All eyes were on one man during anti-Russian protests in the Ukrainian city of Kharkiv Sunday.
And we're not talking about this guy.
This was the scene as protesters toppled a massive statue of Soviet leader Vladimir Lenin. (Video via YouTube / Katya Soldak)
After the protesters sawed off his legs and pulled him down, the crowd rushed to grab pieces of the 26-foot-tall monument — one of the only such monuments left standing in Ukraine. (Video via Radio Free Europe / Radio Liberty)
Since February, when the country's pro-Russian president was ousted from power, over 150 Lenin statues have been toppled in different parts of Ukraine. (Video via YouTube / Іван Палій, YouTube / Игорь Богдосаров, RT, BBC)
The Lenin statues represent different things to different people. For some, they evoke a time of stability and Soviet tradition, but for the Ukrainian nationalists yanking them down, the Lenin statues represent an era of repressive government.
For the past six months, pro-Russian separatists have been battling the Ukrainian government in the eastern part of the country. Kharkiv had stayed relatively out of the fray — short of some protests.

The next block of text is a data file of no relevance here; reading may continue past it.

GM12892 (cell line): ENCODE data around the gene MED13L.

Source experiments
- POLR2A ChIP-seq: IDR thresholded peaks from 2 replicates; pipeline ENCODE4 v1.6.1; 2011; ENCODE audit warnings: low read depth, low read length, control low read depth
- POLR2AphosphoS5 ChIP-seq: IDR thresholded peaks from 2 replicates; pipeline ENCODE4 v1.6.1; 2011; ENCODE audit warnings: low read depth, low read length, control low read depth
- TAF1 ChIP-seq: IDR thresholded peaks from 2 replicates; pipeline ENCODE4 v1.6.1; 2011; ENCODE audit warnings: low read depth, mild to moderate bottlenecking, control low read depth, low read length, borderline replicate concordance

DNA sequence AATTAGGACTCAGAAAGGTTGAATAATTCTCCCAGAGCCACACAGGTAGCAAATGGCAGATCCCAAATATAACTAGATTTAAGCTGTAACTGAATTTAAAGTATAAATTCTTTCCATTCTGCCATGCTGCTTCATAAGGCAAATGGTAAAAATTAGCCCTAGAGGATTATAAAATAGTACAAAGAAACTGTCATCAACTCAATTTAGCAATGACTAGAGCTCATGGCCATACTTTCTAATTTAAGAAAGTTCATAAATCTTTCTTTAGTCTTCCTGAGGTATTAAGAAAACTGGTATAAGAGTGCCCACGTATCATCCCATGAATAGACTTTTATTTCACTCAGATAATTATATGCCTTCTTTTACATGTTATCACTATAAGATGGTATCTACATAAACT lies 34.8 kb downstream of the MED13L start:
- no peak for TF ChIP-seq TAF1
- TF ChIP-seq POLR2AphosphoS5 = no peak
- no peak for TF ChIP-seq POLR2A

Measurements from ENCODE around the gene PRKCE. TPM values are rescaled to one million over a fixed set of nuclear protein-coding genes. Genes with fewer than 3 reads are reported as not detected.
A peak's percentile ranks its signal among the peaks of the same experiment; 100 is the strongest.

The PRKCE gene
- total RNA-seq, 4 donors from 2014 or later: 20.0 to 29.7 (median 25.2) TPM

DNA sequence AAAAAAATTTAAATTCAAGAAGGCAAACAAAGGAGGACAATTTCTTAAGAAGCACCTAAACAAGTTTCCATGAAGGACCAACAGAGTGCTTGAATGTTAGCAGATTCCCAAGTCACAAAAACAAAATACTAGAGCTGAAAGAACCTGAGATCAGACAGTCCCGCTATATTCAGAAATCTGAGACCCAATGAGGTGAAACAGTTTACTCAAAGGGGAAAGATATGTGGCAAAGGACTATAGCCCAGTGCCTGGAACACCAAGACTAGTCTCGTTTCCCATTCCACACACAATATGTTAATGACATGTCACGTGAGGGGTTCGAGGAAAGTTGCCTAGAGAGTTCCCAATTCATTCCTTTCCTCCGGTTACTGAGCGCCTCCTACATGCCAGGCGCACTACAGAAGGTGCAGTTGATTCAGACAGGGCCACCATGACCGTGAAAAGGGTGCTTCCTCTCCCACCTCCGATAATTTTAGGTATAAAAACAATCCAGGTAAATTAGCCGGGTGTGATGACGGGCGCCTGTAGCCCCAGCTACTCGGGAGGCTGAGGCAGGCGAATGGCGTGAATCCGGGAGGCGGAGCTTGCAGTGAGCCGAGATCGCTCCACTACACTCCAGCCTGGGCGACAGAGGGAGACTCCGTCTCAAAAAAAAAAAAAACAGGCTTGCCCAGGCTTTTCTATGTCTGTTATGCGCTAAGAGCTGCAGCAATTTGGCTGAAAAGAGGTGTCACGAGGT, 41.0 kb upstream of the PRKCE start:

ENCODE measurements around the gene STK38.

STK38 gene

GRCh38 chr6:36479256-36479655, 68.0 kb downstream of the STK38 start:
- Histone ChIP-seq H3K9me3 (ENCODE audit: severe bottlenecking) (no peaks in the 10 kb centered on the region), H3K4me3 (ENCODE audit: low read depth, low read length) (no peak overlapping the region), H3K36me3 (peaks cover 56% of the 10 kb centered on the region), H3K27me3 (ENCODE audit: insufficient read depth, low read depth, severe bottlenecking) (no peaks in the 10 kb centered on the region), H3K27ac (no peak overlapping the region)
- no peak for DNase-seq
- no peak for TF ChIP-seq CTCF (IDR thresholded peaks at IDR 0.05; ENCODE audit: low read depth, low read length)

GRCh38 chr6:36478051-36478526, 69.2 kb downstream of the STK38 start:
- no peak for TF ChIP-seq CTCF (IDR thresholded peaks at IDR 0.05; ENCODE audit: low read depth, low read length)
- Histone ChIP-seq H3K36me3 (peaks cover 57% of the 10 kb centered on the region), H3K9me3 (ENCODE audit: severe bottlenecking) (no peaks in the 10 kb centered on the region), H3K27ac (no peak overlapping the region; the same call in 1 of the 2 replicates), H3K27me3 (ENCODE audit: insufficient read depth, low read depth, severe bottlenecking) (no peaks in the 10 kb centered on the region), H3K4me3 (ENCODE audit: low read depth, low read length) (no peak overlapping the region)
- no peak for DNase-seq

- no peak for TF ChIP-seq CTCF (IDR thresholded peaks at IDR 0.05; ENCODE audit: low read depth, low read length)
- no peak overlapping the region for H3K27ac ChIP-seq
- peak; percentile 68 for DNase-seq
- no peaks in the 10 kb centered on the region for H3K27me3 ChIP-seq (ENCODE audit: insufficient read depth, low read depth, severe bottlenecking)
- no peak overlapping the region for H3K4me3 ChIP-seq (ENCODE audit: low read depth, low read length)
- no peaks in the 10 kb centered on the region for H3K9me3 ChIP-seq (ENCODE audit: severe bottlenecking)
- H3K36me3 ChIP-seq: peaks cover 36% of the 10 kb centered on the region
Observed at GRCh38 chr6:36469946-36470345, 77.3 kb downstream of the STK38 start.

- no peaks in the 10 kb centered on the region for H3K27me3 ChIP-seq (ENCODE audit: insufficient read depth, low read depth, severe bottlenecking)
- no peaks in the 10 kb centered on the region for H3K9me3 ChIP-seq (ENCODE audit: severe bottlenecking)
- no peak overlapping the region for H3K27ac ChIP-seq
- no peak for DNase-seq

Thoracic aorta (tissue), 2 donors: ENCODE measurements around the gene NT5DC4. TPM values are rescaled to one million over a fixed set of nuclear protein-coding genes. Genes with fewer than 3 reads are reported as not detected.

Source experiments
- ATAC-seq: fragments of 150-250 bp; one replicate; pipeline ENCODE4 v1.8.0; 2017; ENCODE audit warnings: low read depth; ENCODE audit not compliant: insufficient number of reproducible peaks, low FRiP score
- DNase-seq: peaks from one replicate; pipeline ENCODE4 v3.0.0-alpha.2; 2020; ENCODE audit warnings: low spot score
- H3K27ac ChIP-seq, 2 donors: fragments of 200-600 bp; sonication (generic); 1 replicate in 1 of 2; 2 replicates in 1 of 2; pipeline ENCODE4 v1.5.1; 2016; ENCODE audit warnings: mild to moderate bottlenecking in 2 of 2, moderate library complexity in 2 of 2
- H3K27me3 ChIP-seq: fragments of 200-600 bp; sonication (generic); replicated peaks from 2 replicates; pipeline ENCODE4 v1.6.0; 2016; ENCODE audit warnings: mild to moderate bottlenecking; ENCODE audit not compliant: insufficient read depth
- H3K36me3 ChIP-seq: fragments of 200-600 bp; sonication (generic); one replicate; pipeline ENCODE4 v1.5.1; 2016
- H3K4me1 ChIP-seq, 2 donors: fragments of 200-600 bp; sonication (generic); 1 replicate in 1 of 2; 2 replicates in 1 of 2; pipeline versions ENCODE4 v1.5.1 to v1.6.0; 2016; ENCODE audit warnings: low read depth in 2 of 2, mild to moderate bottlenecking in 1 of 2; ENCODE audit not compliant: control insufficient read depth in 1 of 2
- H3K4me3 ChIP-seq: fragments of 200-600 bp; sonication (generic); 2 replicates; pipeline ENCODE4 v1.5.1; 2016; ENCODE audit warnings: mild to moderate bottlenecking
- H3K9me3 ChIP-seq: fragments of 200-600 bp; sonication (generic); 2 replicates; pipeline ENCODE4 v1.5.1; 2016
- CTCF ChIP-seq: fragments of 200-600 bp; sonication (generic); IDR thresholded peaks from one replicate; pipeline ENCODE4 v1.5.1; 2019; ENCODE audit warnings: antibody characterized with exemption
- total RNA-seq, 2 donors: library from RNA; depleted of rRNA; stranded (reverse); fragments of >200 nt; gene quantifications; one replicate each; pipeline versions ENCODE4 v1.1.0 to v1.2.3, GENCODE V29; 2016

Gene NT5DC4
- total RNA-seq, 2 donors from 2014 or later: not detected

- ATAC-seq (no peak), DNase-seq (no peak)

So the fact that Kharviv — a primarily Russian-speaking region — just tore down a Lenin statue is significant. It's a gesture a writer at The Washington Post calls a "signal of hardening Ukrainian attitudes toward Moscow."
Though Russia's RT tried to soften that with a suggestion those who didn't want to see the monuments toppled were "[hesitant] to intervene after police on Saturday detained several dozen participants of the anti-war march labelled by authorities as separatist."
The West and Kiev accuse Russia of not only stirring up separatist sentiment but also directly supporting the pro-Russian insurgents fighting Ukrainian troops — all of which Moscow denies.
This video includes images from Getty Images.